The tax is estimated to reduce the number of new type 2 diabetes cases by approximately per year. Twenty-five years after the introduction of the tax, there would be 4, fewer prevalent cases of heart disease and 1, fewer persons living with the consequences of stroke, and an estimated extra people would be alive as a result of the tax. The tax would generate an estimated AUD million in revenue each year. Governments should consider increasing the tax on sugared drinks. This would improve population health, reduce health care costs, as well as bring in direct revenue. This is an open access article distributed under the terms of the Creative Commons Attribution License , which permits unrestricted use, distribution, and reproduction in any medium, provided the original author and source are credited.
The State of Sugar and Health Taxes in | KerryDigest
Soda taxes are being sold as a fix for some pretty big problems: everything from obesity to education funding, and everywhere from San Francisco to Philadelphia to West Virginia. Could these sin taxes really deliver on these promises? Or are proponents glossing over key flaws of these proposals? Proponents sometimes justify this feature of the tax by arguing that it is fine to overtax low-income individuals, as revenue from this tax goes to government services that are enjoyed more by those same low-income individuals. This is poor reasoning, though. If this argument were valid, it could be used to justify any regressive tax imaginable, as government spending as a whole is progressive, benefiting lower-income individuals more than high-income individuals as a percent of their income. A recent study by University of Massachusetts researchers explains the problems with an overly simplistic model of taxation vs.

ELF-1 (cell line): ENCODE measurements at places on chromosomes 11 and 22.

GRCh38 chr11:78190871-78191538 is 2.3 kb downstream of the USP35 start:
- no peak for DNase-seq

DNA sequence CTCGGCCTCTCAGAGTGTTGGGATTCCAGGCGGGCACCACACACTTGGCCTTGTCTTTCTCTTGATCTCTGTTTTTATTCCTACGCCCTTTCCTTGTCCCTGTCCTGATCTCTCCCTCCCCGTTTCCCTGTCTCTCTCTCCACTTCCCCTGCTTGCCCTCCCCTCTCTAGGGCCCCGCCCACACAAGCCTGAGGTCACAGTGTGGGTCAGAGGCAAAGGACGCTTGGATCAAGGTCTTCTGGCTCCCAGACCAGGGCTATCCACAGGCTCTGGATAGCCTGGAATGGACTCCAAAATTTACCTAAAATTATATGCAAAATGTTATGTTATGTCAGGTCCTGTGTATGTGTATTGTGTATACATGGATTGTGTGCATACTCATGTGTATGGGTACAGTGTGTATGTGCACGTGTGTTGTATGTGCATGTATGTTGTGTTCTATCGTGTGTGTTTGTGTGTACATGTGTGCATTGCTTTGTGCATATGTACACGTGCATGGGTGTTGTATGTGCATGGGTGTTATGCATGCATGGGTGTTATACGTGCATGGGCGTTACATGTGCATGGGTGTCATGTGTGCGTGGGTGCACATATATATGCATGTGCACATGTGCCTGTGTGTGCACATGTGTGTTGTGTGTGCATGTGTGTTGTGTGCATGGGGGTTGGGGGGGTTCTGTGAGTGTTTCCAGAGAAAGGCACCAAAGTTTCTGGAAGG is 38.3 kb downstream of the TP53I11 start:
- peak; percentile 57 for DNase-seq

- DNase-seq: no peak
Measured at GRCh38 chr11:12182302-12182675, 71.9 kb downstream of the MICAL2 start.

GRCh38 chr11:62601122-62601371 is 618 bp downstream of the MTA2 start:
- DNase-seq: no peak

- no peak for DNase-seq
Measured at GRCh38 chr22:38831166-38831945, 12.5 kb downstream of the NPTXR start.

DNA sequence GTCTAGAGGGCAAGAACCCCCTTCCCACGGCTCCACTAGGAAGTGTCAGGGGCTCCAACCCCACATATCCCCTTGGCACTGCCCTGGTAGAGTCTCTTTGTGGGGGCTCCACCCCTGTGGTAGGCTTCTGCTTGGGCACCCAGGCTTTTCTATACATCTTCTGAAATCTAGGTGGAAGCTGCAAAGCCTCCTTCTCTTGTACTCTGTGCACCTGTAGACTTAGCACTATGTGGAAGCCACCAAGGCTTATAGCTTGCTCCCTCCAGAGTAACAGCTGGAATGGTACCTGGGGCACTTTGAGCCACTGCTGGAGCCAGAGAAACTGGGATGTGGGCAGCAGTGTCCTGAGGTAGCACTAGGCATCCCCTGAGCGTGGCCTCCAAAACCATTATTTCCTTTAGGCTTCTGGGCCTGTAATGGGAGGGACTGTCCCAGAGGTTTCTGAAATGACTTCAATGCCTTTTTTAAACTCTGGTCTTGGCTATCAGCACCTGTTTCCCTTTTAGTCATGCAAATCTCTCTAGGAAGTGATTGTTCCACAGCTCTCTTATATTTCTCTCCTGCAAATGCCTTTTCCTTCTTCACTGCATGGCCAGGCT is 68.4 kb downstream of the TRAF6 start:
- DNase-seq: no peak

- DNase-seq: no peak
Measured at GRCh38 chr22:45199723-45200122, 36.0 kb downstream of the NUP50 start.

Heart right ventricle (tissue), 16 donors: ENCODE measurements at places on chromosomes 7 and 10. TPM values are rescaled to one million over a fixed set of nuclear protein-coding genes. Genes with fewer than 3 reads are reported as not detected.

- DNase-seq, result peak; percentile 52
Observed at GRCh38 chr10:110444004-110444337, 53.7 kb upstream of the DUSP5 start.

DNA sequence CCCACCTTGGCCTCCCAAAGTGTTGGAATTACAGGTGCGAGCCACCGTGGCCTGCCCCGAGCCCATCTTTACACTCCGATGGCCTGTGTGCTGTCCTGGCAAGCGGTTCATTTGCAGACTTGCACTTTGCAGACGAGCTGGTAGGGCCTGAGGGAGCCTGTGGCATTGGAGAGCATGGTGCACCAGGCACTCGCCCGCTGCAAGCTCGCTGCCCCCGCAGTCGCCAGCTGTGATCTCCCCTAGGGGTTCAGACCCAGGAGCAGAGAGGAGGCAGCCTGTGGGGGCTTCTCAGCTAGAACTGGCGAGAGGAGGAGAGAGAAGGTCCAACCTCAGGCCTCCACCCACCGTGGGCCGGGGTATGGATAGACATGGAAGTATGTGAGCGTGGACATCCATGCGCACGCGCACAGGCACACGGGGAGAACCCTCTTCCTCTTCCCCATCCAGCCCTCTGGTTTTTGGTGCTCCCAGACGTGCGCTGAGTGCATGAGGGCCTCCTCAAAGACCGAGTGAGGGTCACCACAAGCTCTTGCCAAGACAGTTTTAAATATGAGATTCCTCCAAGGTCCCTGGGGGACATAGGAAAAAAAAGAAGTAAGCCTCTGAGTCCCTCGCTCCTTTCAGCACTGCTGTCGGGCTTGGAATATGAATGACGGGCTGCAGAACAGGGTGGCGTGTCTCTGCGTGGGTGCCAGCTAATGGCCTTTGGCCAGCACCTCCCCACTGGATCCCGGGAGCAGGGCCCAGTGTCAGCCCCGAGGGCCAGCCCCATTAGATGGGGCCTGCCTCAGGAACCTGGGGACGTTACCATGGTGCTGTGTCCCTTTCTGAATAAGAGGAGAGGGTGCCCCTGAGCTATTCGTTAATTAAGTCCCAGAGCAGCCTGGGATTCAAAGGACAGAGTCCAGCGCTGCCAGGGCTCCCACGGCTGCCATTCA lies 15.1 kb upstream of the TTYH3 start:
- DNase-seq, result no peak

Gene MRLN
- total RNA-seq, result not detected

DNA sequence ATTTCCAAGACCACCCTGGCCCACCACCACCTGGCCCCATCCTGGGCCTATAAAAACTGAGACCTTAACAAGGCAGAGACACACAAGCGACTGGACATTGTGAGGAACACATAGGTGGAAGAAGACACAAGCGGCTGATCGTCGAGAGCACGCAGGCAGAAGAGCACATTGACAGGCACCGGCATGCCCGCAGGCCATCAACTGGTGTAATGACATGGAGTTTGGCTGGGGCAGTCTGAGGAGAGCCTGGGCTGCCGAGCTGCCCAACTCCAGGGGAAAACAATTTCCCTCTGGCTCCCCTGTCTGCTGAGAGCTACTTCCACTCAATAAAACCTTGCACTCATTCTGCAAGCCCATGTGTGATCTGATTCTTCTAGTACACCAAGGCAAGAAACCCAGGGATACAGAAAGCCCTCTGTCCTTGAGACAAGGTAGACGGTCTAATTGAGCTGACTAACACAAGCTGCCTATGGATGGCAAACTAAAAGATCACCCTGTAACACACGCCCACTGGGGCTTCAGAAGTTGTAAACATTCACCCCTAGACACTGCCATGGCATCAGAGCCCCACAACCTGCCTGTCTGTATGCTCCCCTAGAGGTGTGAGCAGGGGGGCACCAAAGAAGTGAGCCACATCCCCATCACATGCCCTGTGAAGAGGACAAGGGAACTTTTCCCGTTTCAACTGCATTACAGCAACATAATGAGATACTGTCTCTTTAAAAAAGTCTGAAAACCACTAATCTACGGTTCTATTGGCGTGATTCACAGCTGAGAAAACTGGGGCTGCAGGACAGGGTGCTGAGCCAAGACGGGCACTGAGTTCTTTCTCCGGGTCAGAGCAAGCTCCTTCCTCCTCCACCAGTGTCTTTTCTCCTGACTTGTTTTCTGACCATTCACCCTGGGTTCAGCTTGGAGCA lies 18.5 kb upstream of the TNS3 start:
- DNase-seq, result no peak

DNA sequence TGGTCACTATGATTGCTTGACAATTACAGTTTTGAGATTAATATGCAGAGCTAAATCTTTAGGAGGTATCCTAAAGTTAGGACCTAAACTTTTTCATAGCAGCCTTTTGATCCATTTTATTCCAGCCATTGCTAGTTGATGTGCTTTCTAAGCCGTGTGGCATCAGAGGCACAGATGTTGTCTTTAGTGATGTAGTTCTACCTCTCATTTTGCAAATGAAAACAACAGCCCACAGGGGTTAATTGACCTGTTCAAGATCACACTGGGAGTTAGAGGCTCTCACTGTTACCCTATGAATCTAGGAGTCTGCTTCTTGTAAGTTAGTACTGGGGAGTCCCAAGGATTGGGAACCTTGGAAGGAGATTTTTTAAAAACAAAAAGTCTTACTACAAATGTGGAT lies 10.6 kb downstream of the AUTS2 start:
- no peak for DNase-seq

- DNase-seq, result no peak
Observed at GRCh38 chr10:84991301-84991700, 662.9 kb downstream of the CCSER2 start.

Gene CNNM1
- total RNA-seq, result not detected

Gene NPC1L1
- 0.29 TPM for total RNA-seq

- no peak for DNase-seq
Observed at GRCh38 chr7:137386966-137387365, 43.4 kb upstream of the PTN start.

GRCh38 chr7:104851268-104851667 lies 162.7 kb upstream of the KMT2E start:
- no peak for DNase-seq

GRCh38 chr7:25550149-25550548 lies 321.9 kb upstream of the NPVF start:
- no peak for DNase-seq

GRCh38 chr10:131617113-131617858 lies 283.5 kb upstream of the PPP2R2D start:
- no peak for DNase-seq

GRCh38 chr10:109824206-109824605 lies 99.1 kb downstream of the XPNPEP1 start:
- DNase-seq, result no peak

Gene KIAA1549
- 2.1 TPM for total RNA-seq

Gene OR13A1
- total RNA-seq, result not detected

The science is in: the case for a sugar tax is overwhelming
This is largely a result of change in the composition of drinks but there have also been shifts in consumer purchasing behaviour, with more consumers choosing drinks with low, or no, sugar content. This external scrutiny will hopefully encourage more positive and rapid action by the food industry to achieve healthier diets. The problem is that the numbers driving the headlines are difficult to interpret, and often seem more frightening than they really are.
Baum says that other causes of obesity like people quitting smoking and lacking regular exercise will keep obesity rates high even if the government puts regulations on food. Cassella states that the government sho Although citizens themselves have to make the choice to have a healthier life, the government could give them the push they need to start living a healthy life. Obesity is an epidemic and affects millions of people of the nation of the United States every day.